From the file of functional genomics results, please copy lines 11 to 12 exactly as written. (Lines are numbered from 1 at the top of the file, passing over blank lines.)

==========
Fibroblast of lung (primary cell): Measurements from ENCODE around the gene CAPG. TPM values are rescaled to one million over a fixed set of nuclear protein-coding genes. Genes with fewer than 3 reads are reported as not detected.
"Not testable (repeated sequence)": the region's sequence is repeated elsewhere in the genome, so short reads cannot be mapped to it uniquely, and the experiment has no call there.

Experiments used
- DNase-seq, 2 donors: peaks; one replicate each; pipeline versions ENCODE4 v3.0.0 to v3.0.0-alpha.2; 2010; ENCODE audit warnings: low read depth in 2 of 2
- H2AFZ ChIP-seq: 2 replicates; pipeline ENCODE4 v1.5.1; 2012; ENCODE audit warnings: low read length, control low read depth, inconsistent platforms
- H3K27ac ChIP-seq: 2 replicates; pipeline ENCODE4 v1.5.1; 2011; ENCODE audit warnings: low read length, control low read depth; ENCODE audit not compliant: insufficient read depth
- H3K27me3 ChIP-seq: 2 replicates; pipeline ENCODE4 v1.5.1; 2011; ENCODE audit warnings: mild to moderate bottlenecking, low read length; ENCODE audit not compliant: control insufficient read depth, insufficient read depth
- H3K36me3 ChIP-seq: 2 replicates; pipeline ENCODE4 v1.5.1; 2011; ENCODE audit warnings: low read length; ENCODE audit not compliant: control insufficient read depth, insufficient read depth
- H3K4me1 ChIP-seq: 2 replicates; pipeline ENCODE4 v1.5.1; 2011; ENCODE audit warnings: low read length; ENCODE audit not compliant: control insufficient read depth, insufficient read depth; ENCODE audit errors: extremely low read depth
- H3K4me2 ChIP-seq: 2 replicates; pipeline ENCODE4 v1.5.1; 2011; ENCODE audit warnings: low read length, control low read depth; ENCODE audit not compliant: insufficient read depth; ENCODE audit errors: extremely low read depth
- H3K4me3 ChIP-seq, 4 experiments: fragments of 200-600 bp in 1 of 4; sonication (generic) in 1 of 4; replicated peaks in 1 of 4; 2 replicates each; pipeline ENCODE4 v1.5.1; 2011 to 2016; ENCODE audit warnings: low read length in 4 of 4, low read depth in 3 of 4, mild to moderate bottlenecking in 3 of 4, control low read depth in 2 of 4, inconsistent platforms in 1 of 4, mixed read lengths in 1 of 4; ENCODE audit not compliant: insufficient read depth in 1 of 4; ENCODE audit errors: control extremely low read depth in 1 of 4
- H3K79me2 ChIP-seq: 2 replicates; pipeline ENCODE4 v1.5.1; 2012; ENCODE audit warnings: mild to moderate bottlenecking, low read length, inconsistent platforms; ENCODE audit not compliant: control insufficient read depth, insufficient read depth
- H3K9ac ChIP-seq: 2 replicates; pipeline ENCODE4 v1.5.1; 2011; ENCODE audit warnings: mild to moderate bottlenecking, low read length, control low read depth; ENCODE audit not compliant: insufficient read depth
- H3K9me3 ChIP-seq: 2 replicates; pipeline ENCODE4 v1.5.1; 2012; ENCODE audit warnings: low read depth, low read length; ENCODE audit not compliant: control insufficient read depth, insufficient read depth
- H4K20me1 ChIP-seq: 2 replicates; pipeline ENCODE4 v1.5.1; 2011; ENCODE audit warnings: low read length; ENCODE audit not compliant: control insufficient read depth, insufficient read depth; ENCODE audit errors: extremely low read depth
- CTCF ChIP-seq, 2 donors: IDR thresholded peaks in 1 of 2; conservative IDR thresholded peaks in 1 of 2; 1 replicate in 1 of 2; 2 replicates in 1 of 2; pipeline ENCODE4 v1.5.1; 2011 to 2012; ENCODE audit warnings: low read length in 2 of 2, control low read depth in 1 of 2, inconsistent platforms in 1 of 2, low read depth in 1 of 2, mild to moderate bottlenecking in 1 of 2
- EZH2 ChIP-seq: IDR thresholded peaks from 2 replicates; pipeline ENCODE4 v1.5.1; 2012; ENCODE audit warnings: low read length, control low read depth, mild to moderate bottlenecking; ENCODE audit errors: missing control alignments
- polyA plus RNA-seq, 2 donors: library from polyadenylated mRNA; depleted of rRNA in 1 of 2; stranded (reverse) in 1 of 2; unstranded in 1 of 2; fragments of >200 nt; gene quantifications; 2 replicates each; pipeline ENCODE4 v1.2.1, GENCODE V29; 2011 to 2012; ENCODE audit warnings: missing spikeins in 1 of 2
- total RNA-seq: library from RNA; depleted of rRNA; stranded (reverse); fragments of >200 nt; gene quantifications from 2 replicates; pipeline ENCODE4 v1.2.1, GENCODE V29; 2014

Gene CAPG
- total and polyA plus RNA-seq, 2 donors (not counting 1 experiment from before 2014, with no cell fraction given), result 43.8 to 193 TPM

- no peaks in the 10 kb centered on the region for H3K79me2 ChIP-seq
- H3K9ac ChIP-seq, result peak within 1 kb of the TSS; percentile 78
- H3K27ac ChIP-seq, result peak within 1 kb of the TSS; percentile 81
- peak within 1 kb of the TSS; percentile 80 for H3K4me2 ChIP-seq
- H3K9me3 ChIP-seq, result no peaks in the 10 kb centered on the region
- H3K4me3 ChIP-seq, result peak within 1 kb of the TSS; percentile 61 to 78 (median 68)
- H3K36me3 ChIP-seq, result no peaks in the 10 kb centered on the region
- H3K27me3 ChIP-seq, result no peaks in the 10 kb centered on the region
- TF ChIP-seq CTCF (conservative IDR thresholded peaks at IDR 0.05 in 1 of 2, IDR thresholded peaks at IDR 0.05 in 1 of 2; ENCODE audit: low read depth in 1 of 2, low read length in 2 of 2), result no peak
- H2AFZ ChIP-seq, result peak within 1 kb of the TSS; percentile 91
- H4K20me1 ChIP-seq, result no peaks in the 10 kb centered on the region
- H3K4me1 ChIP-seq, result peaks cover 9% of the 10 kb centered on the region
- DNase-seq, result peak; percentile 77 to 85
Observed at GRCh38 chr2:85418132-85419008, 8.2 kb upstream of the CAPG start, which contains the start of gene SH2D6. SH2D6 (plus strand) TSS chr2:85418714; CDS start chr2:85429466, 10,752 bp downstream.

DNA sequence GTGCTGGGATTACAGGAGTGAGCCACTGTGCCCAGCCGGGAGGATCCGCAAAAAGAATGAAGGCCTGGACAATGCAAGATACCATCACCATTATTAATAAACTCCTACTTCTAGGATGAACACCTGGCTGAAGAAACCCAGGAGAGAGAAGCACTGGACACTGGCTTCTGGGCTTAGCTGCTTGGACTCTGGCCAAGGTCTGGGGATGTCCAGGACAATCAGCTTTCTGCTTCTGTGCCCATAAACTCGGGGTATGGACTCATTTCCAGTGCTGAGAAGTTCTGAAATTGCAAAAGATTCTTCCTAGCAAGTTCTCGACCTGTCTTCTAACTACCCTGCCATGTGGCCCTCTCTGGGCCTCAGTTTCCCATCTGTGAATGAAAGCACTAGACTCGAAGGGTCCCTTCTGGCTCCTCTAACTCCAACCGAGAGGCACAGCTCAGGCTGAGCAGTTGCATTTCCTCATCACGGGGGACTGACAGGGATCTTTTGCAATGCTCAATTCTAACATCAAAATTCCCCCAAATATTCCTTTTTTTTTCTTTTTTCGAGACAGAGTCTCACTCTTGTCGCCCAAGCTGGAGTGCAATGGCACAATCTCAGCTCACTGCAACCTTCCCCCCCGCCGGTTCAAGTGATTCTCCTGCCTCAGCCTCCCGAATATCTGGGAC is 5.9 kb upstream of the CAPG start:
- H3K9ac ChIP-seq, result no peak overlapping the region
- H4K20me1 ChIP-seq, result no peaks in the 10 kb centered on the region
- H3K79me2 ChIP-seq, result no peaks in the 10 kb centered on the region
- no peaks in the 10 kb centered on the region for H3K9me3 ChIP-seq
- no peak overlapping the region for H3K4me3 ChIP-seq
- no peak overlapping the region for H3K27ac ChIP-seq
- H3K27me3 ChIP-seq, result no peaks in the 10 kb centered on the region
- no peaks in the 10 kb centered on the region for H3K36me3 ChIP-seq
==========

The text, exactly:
- H3K4me3 ChIP-seq, 4 experiments: fragments of 200-600 bp in 1 of 4; sonication (generic) in 1 of 4; replicated peaks in 1 of 4; 2 replicates each; pipeline ENCODE4 v1.5.1; 2011 to 2016; ENCODE audit warnings: low read length in 4 of 4, low read depth in 3 of 4, mild to moderate bottlenecking in 3 of 4, control low read depth in 2 of 4, inconsistent platforms in 1 of 4, mixed read lengths in 1 of 4; ENCODE audit not compliant: insufficient read depth in 1 of 4; ENCODE audit errors: control extremely low read depth in 1 of 4
- H3K79me2 ChIP-seq: 2 replicates; pipeline ENCODE4 v1.5.1; 2012; ENCODE audit warnings: mild to moderate bottlenecking, low read length, inconsistent platforms; ENCODE audit not compliant: control insufficient read depth, insufficient read depth